In some businesses and projects, risk management is described as an exercise in ‘ticking boxes’. This phrase means that people just follow the steps in the risk process, but with no real commitment or energy, and no belief that it will actually make any difference.
The term ‘box-ticking’ is always used in this negative way, as a bad thing to be avoided. But perhaps ticking boxes could be useful if we do it differently.
The key to using box-ticking in a positive way is to make sure that you have the right boxes. We can create a set of boxes that act as checkpoints to reinforce the correct process and encourage appropriate behaviour.
The right process boxes might include some of the following:
- All objectives are clearly defined
- Risk thresholds are stated and quantified
- All key stakeholders are contributing to risk identification
- Risks are described clearly and unambiguously
- Key risk characteristics are assessed and recorded
- Each risk has a single agreed Risk Owner
- Each risk has an appropriate response strategy with specific actions
- Risk exposure is communicated appropriately to all stakeholders
- Risk reviews are held regularly—and so on.
Ticking these boxes is a way of checking the risk process, marking progress and demonstrating that the right steps have been completed successfully. It provides an audit trail for process effectiveness. Each process box is linked with specific activities or outcomes, and the box must only be ticked if these have been completed in full.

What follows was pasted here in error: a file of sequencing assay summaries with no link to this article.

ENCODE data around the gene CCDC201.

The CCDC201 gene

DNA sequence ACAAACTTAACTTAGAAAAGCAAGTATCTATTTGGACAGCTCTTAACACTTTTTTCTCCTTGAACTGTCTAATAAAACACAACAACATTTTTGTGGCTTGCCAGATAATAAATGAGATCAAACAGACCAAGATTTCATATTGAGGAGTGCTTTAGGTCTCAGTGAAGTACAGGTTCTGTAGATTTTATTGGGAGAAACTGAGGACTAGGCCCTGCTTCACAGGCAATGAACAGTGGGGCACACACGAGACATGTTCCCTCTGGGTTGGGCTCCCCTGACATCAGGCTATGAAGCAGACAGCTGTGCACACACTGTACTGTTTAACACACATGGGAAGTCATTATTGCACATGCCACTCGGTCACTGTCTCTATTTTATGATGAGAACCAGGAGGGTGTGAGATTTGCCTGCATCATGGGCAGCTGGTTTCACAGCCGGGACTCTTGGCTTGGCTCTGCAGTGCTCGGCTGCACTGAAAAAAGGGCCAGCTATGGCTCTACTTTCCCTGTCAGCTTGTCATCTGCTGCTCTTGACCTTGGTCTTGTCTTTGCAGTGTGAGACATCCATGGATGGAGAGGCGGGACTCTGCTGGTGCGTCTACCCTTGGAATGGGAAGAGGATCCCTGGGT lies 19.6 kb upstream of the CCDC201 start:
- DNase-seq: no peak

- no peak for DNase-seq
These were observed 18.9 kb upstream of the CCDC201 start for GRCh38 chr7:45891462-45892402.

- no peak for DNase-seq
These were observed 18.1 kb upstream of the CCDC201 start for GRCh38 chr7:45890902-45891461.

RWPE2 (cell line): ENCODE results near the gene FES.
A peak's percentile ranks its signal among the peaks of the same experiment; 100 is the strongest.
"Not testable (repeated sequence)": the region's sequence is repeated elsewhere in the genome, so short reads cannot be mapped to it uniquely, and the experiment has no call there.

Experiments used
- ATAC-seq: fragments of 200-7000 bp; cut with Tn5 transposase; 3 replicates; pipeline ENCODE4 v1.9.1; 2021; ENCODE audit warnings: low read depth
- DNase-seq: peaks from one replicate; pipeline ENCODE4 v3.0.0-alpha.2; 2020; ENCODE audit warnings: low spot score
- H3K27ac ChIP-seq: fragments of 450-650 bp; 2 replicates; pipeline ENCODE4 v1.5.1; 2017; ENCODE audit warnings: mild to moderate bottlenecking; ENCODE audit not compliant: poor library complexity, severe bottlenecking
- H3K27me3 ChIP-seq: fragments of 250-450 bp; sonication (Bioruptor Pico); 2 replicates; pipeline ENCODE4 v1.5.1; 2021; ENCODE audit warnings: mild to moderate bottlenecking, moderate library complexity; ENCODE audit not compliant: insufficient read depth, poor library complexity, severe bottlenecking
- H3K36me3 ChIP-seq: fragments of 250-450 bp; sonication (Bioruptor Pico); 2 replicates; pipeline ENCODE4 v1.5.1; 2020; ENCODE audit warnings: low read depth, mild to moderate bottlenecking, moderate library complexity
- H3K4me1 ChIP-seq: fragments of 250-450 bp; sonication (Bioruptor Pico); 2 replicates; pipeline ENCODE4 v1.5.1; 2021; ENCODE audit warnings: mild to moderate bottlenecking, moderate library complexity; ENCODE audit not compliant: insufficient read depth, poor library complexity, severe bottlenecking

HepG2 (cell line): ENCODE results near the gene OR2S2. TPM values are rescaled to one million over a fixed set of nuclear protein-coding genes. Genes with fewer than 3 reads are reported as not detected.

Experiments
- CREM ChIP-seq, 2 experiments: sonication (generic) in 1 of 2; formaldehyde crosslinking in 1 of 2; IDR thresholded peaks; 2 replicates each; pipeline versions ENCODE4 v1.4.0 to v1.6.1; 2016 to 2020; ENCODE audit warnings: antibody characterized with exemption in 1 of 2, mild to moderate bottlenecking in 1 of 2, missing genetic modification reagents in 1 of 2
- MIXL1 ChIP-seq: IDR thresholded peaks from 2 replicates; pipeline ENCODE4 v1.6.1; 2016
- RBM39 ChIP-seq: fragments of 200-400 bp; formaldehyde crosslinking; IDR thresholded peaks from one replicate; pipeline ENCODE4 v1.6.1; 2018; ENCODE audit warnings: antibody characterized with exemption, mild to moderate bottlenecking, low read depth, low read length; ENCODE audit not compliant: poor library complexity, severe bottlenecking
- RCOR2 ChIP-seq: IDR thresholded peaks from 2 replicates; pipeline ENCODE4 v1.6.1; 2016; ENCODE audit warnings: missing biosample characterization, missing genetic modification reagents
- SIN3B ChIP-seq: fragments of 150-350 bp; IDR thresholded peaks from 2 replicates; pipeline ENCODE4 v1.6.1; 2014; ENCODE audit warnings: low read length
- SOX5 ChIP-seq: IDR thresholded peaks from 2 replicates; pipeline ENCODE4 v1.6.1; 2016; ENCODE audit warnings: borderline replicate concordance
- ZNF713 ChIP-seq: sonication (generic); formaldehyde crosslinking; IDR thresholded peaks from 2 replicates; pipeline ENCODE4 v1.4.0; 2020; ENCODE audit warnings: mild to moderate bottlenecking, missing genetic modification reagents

Other tick-boxes might be designed to examine behaviours, for example:
- Stakeholders and team members feel comfortable to identify risks openly and honestly.
- Risk identification explicitly takes account of sources of bias.
- People are accountable and committed to completing agreed risk response actions fully.
- Senior management demonstrates visible and consistent support for the risk process.
- Risk outputs are used to inform strategy, decisions and actions.
- Appropriate risk-taking is encouraged and rewarded.
- The risk attitudes of individuals and groups are managed openly and proactively—and so on.
Ticking these boxes might be more difficult for some less mature organisations, as it requires an understanding of the softer side of risk management. But behaviour is just as important as process, and it should be examined in the same way.
Used properly, box-ticking is a valuable discipline, offering a framework for good practice. It can ensure that everyone knows what they have to do, and it can provide assurance that things are being done properly. It can also indicate areas requiring improvement in order to make risk management as effective as possible.
So let’s not condemn ticking boxes as a useless exercise. Instead let’s tick the right boxes to make sure we do the right things well.
This post was originally published as Ticking the right boxes and has been reproduced with permission.